Google celebrates Jim Henson’s life with interactive Doodle

24 Sep 2011

The life of Jim Henson, the visionary who brought you The Muppet Show and Sesame Street, has been celebrated on the internet via a special interactive Google Doodle. Henson would have been 75 today.

Henson, who died at age 54 in 1990, was an Emmy Award-winning television producer and Oscar-nominated film director.

The interactive Doodle features six familiar Muppets and lets the user play the role of puppeteer. Click on one of the characters and it follows the movements of your mouse around the screen.

For the next 36 hours, Google is honouring Henson’s birthday on its homepage with the special Doodle created in tandem with The Jim Henson Company.

Many of today’s internet users, including those born the internet generation, would have grown up with Sesame Street and The Muppet Show and in recent weeks Disney released The Muppets (2011) in the US.

Guest writing on the official Google blog, Henson’s son, Brian, chairman, of The Jim Henson company, wrote said Henson lived for those moments when everyone laughed so hard they couldn’t talk.

“Although he loved family, his work was almost never about ‘traditional’ families. The Muppets were a family — a very diverse one. One of his life philosophies was that we should love people not for their similarities, but for their differences.

“Jim often had a little lesson about the important things in life: How to be a good person. How to believe in yourself and follow your dreams. And above all, how to forgive. If anything was stolen from one of us — like when the car was broken into — he would always say, ‘Oh well, they probably needed that stuff more than we did.’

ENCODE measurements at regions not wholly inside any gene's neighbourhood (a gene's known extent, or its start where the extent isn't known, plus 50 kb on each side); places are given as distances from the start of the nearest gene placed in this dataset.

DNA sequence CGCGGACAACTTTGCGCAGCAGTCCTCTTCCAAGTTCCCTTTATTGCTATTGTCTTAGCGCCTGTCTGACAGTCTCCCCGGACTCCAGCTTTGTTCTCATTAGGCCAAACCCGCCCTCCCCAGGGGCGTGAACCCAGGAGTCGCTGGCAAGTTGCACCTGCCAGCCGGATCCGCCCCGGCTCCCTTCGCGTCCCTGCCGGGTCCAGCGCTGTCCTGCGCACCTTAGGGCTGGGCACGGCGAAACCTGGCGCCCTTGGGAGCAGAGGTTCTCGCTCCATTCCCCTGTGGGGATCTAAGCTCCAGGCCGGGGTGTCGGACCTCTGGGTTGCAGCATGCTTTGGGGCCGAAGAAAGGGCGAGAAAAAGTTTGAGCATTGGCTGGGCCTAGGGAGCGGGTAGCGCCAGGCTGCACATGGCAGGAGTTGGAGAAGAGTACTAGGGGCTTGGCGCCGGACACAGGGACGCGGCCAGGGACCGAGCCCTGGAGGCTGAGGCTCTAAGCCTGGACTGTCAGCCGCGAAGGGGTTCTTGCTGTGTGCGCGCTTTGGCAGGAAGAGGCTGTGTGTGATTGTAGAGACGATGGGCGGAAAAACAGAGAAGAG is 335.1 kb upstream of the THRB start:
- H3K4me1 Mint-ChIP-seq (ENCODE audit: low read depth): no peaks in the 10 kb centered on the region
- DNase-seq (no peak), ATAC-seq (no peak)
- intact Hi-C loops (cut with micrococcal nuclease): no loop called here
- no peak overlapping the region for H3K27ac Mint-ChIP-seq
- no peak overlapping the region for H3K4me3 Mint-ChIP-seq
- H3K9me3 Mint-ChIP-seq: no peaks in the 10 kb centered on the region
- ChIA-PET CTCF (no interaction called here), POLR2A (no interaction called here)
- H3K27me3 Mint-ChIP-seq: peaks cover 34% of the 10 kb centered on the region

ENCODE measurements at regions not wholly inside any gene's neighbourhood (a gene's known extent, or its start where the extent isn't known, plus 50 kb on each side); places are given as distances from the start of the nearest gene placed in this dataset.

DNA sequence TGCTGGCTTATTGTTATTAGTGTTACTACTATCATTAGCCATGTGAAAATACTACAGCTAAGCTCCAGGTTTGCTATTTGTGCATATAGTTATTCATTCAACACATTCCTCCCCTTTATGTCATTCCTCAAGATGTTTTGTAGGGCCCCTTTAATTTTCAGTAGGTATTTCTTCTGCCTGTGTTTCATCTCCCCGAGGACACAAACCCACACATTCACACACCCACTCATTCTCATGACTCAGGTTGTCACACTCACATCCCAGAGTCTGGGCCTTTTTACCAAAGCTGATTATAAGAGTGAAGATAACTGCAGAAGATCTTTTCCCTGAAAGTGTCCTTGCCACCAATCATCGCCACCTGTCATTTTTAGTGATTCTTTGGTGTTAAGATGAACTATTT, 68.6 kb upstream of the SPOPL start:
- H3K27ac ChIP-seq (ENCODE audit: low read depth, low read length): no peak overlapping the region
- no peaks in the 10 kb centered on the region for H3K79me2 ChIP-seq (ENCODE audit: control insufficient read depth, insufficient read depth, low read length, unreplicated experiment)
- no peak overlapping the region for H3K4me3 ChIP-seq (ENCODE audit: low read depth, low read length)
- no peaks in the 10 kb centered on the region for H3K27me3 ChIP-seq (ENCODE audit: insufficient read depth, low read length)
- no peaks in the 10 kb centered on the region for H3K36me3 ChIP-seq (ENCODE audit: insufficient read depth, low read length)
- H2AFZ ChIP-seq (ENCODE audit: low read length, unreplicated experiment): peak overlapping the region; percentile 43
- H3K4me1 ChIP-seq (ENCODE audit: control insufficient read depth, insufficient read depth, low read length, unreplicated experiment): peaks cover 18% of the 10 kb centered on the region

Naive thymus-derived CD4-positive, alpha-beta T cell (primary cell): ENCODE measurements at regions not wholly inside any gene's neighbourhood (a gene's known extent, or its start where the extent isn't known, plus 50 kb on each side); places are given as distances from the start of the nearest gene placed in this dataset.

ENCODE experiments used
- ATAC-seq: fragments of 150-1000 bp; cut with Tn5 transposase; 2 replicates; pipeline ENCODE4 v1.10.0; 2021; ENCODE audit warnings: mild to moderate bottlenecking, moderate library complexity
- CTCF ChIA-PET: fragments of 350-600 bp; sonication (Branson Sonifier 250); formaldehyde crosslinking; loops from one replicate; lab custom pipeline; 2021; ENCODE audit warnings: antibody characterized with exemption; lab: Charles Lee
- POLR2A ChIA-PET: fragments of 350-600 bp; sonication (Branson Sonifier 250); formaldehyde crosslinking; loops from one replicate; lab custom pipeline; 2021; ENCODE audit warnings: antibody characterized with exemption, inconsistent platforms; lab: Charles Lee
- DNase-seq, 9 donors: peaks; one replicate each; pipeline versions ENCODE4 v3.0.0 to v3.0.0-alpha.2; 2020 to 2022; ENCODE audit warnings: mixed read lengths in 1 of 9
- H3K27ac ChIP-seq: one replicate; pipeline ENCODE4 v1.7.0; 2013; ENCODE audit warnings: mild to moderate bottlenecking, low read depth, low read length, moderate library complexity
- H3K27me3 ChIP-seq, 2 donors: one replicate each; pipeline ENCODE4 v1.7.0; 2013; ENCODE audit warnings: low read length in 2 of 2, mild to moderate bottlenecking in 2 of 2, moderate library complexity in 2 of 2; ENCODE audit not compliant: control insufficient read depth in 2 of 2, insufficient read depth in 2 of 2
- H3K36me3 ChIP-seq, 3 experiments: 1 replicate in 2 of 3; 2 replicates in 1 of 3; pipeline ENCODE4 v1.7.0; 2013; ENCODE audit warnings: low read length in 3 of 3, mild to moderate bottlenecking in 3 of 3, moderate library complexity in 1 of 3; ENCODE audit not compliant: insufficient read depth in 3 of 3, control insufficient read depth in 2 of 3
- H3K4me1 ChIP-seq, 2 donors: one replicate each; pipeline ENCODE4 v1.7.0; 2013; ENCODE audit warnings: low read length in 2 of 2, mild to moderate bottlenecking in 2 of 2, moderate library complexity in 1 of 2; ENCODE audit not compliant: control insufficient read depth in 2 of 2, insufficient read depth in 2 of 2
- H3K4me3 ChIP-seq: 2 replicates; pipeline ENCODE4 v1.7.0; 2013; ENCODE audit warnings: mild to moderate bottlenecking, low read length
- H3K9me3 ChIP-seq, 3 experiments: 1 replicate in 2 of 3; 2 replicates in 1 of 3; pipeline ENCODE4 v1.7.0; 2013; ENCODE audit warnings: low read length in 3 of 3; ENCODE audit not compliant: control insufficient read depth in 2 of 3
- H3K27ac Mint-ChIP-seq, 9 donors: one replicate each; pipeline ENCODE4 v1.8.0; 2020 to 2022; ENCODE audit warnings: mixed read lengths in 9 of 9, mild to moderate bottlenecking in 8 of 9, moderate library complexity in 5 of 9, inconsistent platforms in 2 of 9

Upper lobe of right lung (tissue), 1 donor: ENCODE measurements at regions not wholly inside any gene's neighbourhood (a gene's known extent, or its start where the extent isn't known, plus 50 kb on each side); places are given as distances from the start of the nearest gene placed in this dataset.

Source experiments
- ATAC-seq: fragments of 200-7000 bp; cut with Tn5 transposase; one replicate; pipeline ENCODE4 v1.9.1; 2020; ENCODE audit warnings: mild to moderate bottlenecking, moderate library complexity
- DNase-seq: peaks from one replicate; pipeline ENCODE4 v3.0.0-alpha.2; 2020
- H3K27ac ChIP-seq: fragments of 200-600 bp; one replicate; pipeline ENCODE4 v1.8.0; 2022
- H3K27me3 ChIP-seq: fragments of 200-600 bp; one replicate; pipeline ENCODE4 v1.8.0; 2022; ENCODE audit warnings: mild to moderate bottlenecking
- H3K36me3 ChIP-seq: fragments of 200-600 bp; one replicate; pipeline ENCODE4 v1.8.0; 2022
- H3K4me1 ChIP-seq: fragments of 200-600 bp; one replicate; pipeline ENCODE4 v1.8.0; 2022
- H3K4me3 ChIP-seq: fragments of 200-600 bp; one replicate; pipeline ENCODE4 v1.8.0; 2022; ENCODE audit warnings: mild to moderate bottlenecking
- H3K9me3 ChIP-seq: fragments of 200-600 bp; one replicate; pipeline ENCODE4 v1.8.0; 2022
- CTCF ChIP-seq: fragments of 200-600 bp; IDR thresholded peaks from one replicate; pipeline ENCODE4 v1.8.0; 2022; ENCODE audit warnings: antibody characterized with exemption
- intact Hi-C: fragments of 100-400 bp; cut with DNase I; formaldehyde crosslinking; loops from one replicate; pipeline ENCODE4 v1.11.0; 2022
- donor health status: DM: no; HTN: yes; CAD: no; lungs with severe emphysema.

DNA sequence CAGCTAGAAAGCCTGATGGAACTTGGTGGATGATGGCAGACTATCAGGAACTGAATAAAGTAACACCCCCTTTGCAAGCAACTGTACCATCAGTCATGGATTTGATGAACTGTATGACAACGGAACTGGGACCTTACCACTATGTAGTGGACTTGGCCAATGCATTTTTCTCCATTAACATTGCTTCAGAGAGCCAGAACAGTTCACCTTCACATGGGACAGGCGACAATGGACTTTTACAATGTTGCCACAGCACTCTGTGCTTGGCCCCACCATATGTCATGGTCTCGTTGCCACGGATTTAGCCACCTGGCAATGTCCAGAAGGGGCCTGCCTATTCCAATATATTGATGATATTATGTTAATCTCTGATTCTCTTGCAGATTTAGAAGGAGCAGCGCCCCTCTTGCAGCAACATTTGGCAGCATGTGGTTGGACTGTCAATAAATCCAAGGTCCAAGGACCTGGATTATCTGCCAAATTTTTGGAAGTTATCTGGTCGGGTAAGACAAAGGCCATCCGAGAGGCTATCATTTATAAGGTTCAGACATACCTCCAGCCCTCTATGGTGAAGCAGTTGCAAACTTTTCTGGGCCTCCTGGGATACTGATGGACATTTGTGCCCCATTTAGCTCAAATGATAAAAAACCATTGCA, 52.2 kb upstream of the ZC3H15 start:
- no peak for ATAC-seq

“He loved gadgets and technology. Following his lead, The Jim Henson Company continues to develop cutting-edge technology for animatronics and digital animation, like this cool Google Doodle celebrating Jim’s 75th birthday. But I think even he would have found it hilarious the way today some people feel that when they’ve got their smartphone, they no longer need their brain.

“Jim was clearly a great visionary. But he also wanted everyone around him fully committed creatively. If you asked him how a movie would turn out, he’d say, ‘It’ll be what this group can make, and if you changed any one of them, it would be a different movie.’ Every day for him was joyously filled with the surprises of other people’s ideas. I often think that if we all lived like that, not only would life be more interesting, we’d all be a lot happier,” Henson said.

Below: Jim Henson depicted as a Muppet, with some of his characters



John Kennedy is a journalist who served as editor of Silicon Republic for 17 years